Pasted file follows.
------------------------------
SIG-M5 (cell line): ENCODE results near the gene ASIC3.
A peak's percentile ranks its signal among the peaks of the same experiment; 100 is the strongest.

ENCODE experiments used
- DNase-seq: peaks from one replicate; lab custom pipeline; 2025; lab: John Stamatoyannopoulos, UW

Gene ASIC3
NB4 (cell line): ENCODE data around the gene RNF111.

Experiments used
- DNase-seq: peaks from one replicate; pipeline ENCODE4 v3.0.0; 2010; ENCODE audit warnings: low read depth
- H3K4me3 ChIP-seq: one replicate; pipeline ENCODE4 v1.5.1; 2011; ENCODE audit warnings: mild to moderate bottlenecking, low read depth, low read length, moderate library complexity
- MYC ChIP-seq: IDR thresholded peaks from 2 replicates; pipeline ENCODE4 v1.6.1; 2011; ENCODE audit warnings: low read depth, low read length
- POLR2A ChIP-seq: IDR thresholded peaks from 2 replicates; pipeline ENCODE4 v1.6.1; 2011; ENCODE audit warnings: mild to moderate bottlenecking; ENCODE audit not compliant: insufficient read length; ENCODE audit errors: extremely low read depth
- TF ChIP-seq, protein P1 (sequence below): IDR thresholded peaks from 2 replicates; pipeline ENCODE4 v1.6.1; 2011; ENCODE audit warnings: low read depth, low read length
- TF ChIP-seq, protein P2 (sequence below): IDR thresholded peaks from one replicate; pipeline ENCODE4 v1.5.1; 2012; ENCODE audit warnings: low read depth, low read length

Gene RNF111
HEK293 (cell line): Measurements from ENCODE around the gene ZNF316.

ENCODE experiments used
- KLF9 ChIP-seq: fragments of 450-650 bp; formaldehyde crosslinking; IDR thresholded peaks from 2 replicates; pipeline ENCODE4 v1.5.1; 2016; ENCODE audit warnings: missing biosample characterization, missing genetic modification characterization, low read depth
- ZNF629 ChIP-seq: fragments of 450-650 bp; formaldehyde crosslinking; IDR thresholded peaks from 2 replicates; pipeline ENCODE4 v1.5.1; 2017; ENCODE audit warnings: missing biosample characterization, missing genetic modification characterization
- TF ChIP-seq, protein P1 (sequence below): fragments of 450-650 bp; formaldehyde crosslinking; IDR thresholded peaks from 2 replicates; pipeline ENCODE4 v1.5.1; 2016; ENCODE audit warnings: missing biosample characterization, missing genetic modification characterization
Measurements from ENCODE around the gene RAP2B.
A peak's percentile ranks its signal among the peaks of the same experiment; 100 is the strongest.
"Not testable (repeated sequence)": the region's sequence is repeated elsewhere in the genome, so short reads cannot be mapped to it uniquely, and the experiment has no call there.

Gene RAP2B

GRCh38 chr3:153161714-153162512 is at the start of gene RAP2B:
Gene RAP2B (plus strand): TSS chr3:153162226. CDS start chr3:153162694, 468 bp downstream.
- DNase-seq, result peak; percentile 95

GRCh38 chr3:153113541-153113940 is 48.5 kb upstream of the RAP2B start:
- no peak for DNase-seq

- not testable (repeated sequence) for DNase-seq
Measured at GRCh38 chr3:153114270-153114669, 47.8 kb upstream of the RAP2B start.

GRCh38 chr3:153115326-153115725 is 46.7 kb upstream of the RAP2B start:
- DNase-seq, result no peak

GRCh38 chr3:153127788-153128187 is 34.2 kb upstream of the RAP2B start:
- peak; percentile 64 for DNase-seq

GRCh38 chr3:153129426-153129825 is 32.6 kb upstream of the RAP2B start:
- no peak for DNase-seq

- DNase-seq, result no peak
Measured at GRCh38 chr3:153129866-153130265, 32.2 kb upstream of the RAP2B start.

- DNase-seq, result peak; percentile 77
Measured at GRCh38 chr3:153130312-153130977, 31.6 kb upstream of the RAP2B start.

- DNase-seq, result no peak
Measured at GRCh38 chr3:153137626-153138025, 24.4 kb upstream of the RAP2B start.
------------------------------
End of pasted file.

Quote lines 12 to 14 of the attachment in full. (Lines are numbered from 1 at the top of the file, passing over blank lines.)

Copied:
- TF ChIP-seq, protein P1 (sequence below): IDR thresholded peaks from 2 replicates; pipeline ENCODE4 v1.6.1; 2011; ENCODE audit warnings: low read depth, low read length
- TF ChIP-seq, protein P2 (sequence below): IDR thresholded peaks from one replicate; pipeline ENCODE4 v1.5.1; 2012; ENCODE audit warnings: low read depth, low read length

Gene RNF111